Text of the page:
Apple TV’s Siri’s initial eight-country limit due to pronunciation training

“Despite Siri’s availability on iOS in over fifteen different languages and over thirty countries, the voice assistant’s support on the new Apple TV has remained limited to eight countries: Australia, Canada, Great Britain, United States, Germany, France, Spain, and Japan,” Mitchel Broussard reports for MacRumors.

“In a new report by MacPrime, the importance of ‘film and television content’ — including altering the phonetic pronunciation of movie titles and actor names — was given as the main reason behind this initially small Siri support on the new Apple TV,” Broussard reports. “Since the new Apple TV is fueled by an extensive Siri voice search functionality, Apple feared that releasing the feature to a more global audience, who may run into problems and become frustrated, would dilute its overall appeal.”

Read more in the full article here.

MacDailyNews Take: There’s a lot of detail to get right when it comes to pronunciation of titles and names. Better to have it done right than to shove it on the market half-baked (like some other parts of Apple TV currently).

SEE ALSO:
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Apple releases tvOS 9.1 beta 1 – November 3, 2015
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Apple TV flaws that Apple should fix fast – November 3, 2015
TouchArcade reviews new Apple TV: A discoverability nightmare, zany controls, and loads of potential – November 2, 2015
Terry White reviews Apple TV: Feels like an ‘unfinished’ product – November 2, 2015
ZDNet reviews Apple TV: A diamond in the rough – very rough – November 2, 2015
Open letter to Tim Cook: Apple needs to do better – January 5, 2015

[Thanks to MacDailyNews Reader “Dan K.” for the heads up.]

11 Comments

  1. I wish they’d researched a bit more about naming it “Siri.” Since I speak Japanese, there’s no way I can say it in English pronunciation. Siri never understands when I call her name. Plus, Siri means hind end…

    1. Siri comes from the name of the company Apple bought that had the voice technology.

      Im sure no matter the name it is called someone would complain about what it sounds like in their language or that they can’t pronounce it properly.

      Perhaps each country(language) should have their name for their Apple voice assistant.

      1. Yes and I believe part of the agreement was that they retain the name so this one can’t early be put at Apple’s door. And as you say it will always be problems somewhere, indeed the Japanese have over the years been terrible at not seeing the implications of apparently innocent naming upon other languages, so a certain irony there.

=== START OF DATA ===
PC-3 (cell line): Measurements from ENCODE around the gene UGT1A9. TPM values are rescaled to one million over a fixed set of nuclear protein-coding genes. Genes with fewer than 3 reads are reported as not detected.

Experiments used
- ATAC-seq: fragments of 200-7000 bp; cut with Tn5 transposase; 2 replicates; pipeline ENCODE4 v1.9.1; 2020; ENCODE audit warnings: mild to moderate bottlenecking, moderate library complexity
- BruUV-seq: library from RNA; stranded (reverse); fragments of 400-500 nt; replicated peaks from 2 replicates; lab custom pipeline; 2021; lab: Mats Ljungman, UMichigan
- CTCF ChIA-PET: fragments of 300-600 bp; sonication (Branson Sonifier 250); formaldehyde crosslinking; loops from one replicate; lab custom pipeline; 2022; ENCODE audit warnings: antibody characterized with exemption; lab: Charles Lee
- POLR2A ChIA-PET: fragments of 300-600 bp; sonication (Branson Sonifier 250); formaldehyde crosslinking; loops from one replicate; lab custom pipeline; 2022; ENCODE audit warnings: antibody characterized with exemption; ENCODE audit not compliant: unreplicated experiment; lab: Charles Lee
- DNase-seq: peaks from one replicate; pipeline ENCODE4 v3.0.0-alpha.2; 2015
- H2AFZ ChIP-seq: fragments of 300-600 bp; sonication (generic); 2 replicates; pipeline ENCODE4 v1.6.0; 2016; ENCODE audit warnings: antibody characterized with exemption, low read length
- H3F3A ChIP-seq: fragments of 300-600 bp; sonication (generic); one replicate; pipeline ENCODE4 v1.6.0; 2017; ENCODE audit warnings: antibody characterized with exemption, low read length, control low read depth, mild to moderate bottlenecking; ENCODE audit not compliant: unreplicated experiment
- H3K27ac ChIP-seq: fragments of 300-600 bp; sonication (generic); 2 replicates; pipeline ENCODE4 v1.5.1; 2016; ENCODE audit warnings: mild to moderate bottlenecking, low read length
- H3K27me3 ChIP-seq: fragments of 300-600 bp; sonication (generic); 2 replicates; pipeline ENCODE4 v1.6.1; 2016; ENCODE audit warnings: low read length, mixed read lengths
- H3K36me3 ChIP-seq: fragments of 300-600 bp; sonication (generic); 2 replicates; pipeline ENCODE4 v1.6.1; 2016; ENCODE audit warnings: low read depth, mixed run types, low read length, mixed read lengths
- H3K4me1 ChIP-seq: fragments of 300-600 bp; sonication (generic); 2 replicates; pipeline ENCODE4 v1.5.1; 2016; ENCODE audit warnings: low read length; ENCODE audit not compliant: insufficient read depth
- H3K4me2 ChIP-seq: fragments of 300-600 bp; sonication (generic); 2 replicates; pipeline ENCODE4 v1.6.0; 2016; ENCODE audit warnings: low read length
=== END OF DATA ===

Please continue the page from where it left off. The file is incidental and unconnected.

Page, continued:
I think it would be a marketing disaster to have different names in different markets, something car companies gave up on years ago because of the expense, confusion and widespread negative effects of so doing.

    2. “Siri” is an homage to its origins, S.R.I – Stanford Research Institute. The original researchers who created the tech, left to write a real world application using some of the technology from that program, so they decided to call it Siri.

    3. orenokoto, your post made me wonder if anyone has performed a linguistics study on a method for developing acceptable product names for international use, especially now that voice recognition is gaining widespread use.

      If you survey the world’s languages, are their certain phonemes which should be avoided (e.g., “v” for Russians)? Are their groups of phonemes which closely match a word with negative meanings or associations (e.g., GPT is pronounced in French as “J’ai pété” or “I’ve farted”, the Chevy Nova was renamed for the South American market because “no va” means “it won’t go”, or other words/sounds like “Hitler” that are associated with terrible historical events)?

      There are many examples of botched names for international products (see http://www.i18nguy.com/translations.html for an interesting list), and many of them are quite humorous. I would think that someone would have performed a detailed analysis and/or developed a software tool that would enable a company to vet or select a name based on a set of filters (e.g., distribution: worldwide, Europe, SE Asia, etc.).

  2. I think it was a stupid choice to cut out Siri. We could have used the English version (or any of the the eight) until the Swedish is ready to launch, as we did with Siri on iOS.

    1. There does seem to have been very unfocused thinking around this launch which has been seen previously too. Someone needs to take control and in particular JI needs to show he can do it if he is truly in control of overall design. That was I thought to try to unify the overall experience not make it more flaky in parts.

  3. I do agree with MDN’s take but the criticism would be over the (by all reports) poor alternative input method to it, using the remote. Particularly so as there is no iPhone/iPad support to get around that poor interface at present. That seems to be the greets frustration awaiting users at present.

  4. No french for Canada… Very disappointing, ’cause Siri runs
    well on iPad in french. If I had known I would not have bought it. They’re nevertheless making it the major selling point on their Store french page. A little bit dishonest, unacceptable coming from Apple. Have to wait for an update now.

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